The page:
OUR young teachers today are full of hope and enthusiasm. They know what they are getting into. They know the great responsibilities given to them as the nurturer of the young.

Good thing that we have a good number of senior high school students who plan to pursue an Education course in college. Good thing too that we hear elementary students say “I want to become a teacher when I grow up.”

We know we won’t lack teachers in the future. It is true that there are many other professions that offer a much greater salary compared to a teacher’s monthly pay. There are many professions with fewer demands in work outputs, and there are those that won’t take too much time.

The teaching profession doesn’t offer a big salary except for professors in state colleges and universities. It needs a lot of documents from the preparation of topics to the checking of outputs. It takes all the spare time left especially when teachers need to do some remedial classes or help students who need their help.

In short, it needs a brave heart, a tough body, a clear mind, and a strong faith to be in the teaching profession.

Despite this, we have teachers all around the country and they occupy the biggest number of professionals.

Just this weekend, I met the young teachers of Assumption schools in Nabunturan, Tagum, and Compostela for their Campus Journalism training. These schools are run by Daughters of Mary of the Assumption-FMA.

I met Sr. Julie P. Roma, the vice president of the Assumption College of Nabunturan, Inc., as she welcomed the trainers. The school’s President is Sr. Myrna D. Taganas.

Most of the teachers are young, and, because of their exuberance, they listened attentively so they can help guide their students. This is the positive side when sharing something with a young audience.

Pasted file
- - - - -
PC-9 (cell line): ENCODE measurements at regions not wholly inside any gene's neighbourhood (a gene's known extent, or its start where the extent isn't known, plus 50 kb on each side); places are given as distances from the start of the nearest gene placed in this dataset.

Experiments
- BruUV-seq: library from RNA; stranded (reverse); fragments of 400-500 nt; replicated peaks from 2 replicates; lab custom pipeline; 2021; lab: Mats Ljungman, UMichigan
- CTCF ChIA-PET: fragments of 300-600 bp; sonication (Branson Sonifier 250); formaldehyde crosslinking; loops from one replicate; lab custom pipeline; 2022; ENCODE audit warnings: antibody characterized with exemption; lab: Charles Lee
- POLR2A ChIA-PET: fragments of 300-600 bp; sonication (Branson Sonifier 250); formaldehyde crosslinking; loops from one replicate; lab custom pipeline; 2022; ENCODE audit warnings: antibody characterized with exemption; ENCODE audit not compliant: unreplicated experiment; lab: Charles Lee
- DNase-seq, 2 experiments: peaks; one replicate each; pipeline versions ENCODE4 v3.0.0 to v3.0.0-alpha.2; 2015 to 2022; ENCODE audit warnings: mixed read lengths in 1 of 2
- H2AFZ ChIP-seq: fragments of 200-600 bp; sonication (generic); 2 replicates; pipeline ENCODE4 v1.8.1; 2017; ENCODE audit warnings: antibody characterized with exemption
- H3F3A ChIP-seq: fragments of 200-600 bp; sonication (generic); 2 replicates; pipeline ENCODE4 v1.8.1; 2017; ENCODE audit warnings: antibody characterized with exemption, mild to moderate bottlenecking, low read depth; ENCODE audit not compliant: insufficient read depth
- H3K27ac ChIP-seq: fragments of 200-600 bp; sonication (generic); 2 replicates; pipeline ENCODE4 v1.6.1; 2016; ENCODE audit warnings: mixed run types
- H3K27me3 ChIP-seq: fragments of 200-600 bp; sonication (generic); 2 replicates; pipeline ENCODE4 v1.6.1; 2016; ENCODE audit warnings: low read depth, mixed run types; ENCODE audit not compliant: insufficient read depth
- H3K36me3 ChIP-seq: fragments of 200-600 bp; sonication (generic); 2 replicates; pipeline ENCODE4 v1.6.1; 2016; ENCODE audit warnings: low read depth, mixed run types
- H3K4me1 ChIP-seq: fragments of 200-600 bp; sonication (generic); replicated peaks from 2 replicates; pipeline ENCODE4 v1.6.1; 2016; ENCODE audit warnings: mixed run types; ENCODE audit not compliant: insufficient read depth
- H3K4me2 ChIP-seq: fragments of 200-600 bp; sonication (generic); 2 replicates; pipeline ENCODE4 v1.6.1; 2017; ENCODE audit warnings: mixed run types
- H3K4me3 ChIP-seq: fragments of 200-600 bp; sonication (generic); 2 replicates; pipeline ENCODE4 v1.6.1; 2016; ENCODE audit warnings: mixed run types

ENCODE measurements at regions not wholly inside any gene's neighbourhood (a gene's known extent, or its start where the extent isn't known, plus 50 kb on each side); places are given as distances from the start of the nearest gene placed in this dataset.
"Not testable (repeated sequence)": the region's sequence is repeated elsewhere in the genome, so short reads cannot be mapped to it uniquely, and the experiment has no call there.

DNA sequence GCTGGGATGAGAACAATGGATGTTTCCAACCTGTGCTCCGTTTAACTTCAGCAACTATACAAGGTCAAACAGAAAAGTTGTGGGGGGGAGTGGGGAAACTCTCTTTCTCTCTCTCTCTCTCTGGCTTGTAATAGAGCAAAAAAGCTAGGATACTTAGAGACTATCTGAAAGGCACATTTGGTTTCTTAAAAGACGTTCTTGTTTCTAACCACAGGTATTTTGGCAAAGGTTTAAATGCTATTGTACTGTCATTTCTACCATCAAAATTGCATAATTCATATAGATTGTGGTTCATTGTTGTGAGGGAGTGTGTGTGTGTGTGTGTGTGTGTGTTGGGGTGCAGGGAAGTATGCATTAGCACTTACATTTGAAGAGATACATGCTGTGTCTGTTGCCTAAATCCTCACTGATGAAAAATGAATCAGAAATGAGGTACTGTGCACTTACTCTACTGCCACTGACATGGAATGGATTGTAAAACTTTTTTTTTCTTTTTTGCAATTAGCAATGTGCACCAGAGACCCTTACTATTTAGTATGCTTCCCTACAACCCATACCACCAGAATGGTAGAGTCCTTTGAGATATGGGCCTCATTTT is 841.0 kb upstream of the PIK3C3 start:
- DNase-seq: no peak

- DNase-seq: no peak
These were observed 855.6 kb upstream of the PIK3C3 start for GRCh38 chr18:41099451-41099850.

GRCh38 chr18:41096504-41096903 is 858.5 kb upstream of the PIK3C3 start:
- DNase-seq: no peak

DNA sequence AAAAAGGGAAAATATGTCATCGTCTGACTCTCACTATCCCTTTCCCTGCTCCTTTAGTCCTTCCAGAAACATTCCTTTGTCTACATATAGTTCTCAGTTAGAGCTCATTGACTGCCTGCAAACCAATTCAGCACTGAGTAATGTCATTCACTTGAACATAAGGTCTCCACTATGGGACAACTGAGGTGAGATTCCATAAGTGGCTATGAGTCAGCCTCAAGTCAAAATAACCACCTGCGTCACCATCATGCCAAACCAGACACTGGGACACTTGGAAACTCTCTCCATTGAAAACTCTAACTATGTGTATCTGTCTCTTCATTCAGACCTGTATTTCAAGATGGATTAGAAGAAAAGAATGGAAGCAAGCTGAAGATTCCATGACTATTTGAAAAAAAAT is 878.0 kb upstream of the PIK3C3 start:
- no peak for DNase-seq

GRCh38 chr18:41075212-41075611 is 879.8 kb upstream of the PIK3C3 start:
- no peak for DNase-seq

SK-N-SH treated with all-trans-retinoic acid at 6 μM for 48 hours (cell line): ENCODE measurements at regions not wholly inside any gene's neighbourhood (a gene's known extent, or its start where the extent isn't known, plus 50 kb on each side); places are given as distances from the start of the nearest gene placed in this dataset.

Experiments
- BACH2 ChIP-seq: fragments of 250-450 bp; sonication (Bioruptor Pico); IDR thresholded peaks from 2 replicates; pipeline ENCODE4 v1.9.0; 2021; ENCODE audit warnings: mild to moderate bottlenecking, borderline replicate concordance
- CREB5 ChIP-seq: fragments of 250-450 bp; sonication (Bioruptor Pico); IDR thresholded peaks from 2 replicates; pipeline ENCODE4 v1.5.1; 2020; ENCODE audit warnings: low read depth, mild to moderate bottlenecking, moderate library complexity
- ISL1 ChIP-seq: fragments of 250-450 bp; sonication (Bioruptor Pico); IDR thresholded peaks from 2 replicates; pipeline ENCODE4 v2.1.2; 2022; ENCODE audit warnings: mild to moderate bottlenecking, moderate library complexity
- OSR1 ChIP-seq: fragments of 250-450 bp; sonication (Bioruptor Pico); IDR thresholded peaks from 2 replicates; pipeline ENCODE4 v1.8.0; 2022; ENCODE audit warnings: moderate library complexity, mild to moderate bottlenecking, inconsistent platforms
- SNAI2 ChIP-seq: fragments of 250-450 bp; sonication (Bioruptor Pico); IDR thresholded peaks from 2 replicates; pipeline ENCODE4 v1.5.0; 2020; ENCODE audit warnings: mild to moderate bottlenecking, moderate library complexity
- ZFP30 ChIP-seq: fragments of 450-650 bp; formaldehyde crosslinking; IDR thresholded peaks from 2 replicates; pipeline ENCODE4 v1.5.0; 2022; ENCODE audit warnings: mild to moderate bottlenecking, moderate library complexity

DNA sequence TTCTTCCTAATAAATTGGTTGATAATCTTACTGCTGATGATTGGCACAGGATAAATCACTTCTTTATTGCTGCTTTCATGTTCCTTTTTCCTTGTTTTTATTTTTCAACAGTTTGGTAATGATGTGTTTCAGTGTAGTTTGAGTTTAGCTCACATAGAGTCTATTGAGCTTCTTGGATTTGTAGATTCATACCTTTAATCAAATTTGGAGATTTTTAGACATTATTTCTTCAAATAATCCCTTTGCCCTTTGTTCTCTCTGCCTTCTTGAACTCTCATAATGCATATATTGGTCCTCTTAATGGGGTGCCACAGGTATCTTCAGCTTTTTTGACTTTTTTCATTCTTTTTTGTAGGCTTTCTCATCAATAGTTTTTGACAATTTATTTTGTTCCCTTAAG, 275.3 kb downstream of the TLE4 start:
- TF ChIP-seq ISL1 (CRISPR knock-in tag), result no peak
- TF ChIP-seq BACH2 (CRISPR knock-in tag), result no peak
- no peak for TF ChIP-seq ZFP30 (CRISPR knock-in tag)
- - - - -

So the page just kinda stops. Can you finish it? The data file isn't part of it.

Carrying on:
They have an intense desire to learn as they establish themselves to become more credible and remarkable in the teaching field. This is also true with all the young teachers all over the country.

They are lifelong learners themselves. This is one trait of an effective teacher. Lifelong learning is the ongoing, voluntary, and self-motivated pursuit of knowledge for either personal or professional growth.

They are curious to learn and discover more. They keep acquiring new skills and capabilities past their formal education.

The idealism of our young teachers and even of the youth always embodies a sense of optimism.

I remember my younger self listening intensely to resource speakers and trainers. I allowed myself to discern their wisdom. The experiences of the “old” are testimonies of real events and possibilities.

Now, I am the resource speaker and trainer. I applied what I have learned. And I have the opportunity to share my experiences. I want to inspire others as how it was to me.

One of the teacher-participants, Kim Jane Narvasa, who organized the events and made sure everything went well was so attentive. Her interest is painted all around her. I saw my younger self in her.

One day, I know, she will be roaming around places too to inspire the young. After all, this is life. It’s a cycle of ends and starts.

Today, you are sitting and listening. Tomorrow, you are standing and sharing. Today, you are the student. Tomorrow, you are the teacher.